Tom Sherwood's Notebook: 10/20/10 - NBC4 Washington

Tom Sherwood's Notebook: 10/20/10



    Obama Tries to Solidify Response to Syria
    Vincent Gray

    First, an update on our column from last week, when we faulted Mayor Adrian Fenty for being “obtuse” in declining to speak against the fledgling Fenty write-in effort some citizens have mounted.

    By week’s end, Fenty did in fact end his silence.

    "I appreciate the write-in supporters, but my campaign is over and I accept the results,” he said in a statement released Friday. “I ask my supporters to join me in supporting Vince Gray and in voting for Vince Gray, who will be our next mayor.”

    On Monday at the grand reopening of the Georgetown Neighborhood Library (and the new library is in fact grand), Fenty told NBC4 that he thinks the voters “made the right choice” in the September primary. Fenty said he’s not willing to tell people how to vote, but he reiterated that he fully supports Gray.

    “I would never tell anybody how to vote,” Fenty told us. “I merely say I am supporting Vincent Gray, not only because he is the Democratic nominee, but because I really do believe the citizens are right. He is the person who is going to do the best job for the city.”

    Still, the guessing game has begun over how many voters will write Fenty’s name on the ballot.

    On the first day of early voting this week, several people shouted encouragement as they passed the cluster of write-in supporters who had set up a table outside the polling place at One Judiciary Square. And volunteers are busy altering green Fenty signs by pasting “write-in” stickers on them.

    “We believe we can win,” said volunteer Josh Lopez, who was wearing a green sport coat. He said that if independents, Republicans and disaffected Democrats vote for Fenty, “we can make history.”

    That certainly is true. It would be extraordinary if the write-in were to succeed.

    • More Drama

    After months of speculation, Schools Chancellor Michelle Rhee made it official and said she’d resign at the end of the month.

    That decision prompted one of the most unusual news conferences we have attended in our career.

    It was held at the Mayflower Hotel for reasons that still aren’t clear to us. But there were Rhee and Fenty walking into a ballroom with Gray to announce that Kaya Henderson would become the interim D.C. Public Schools chancellor when Rhee clears out.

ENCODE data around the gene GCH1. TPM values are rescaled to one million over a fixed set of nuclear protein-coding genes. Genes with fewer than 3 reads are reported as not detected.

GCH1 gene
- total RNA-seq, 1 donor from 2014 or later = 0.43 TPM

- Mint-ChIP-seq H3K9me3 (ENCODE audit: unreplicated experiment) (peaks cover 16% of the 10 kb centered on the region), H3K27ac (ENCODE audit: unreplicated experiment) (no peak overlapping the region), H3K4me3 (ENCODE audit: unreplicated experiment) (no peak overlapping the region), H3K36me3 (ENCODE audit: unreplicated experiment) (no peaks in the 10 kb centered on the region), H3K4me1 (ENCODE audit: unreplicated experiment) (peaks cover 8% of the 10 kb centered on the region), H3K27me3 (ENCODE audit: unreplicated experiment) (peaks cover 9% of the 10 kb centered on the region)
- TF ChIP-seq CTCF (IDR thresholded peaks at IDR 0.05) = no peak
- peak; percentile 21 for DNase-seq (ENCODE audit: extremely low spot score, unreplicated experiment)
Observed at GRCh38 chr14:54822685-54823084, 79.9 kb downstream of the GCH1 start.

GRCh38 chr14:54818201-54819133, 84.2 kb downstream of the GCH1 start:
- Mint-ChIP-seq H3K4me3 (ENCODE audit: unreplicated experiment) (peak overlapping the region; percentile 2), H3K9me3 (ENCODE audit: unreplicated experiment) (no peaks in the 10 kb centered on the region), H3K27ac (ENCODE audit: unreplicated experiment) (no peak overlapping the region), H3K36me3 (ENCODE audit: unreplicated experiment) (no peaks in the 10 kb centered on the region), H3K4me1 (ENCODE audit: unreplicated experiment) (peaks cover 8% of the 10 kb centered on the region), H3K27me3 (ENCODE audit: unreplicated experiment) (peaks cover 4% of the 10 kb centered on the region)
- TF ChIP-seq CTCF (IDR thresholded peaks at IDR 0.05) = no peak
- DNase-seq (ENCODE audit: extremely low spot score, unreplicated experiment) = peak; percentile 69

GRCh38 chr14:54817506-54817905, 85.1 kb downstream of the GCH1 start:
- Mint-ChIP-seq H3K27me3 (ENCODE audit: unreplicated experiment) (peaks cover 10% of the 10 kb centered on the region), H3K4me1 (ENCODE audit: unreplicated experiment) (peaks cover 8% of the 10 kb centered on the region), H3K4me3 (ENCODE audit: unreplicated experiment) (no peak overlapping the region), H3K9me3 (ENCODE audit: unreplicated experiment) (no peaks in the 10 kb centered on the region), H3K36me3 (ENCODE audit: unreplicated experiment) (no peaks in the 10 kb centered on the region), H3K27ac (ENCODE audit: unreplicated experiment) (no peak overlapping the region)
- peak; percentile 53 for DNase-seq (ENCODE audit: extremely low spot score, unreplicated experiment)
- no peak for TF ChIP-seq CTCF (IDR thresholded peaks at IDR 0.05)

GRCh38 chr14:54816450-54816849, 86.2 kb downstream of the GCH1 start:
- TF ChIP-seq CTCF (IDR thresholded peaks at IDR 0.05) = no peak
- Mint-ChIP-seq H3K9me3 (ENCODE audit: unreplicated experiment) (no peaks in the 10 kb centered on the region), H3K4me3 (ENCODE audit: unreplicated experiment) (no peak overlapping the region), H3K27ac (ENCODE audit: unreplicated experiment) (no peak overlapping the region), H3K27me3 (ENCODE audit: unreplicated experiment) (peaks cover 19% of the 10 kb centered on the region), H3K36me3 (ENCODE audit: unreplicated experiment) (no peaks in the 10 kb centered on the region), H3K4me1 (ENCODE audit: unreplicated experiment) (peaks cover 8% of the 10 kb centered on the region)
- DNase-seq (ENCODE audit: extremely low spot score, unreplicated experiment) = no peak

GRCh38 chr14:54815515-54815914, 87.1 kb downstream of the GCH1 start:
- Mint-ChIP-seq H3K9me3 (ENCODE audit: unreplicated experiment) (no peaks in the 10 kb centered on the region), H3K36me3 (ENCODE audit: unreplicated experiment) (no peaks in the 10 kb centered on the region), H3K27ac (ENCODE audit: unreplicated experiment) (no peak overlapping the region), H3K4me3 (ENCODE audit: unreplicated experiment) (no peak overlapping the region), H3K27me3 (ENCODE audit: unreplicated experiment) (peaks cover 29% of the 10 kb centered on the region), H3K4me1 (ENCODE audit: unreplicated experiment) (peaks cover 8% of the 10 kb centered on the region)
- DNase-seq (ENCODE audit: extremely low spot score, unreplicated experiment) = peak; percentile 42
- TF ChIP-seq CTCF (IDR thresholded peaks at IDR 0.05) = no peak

The four officials shared the stage awkwardly, especially when Gray reached out and hugged Rhee, a move that clearly surprised her.

    Gray had asked Fenty to name Henderson to the post. Henderson has been Rhee’s deputy for three years and has been a key implementer of her reforms. That includes serving as the lead negotiator on the teachers union contract and devising the rules for the new teacher evaluation program that the union so far hates.

    But Henderson has something Rhee never expressed very well publicly: empathy. Henderson is a 13-year veteran of the city schools but has worked as a reformer with private groups trying to make changes.

    Henderson, who is tough but has an easy smile, is an African-American with connections to local communities. Rhee, for all her efforts, never overcame her “outsider” image. Add in Fenty’s steely aloofness, and the duo never sufficiently conveyed a sense of caring about those caught up in the fast-paced reforms. Henderson probably won’t make anyone smile when they’re fired, but she will show empathy.

    But again, she emphasizes that she’ll be tough. “I didn’t spend all my blood, sweat and tears” on reform to have it all fade away, she said.

    It’s now up to Gray and Henderson to show that school reform can move forward with a kinder and gentler face, but still with a steel hand.

    • Even More Drama

    After a long, vagabond journey to Crystal City and the Lincoln Theatre on U Street, the famous Arena Stage is returning this weekend to Southwest, where it has a fabulous new home.

    The gala weekend includes a big open house on Saturday and a dinner and production on Monday night.

    The theater facility, officially called “Arena Stage at the Mead Center for American Theater,” has undergone a $100 million makeover. The soaring glass home creates a monumental attraction for those who love live theater. It will be home to old favorites and groundbreaking new plays. It will draw thousands of visitors to a revitalized Southwest waterfront that will benefit the city with new street life, new restaurants -- and new tax revenue, too.

    We welcome the theater, the patrons and the rebirth of Arena Stage on Maine Avenue SW. Take a look.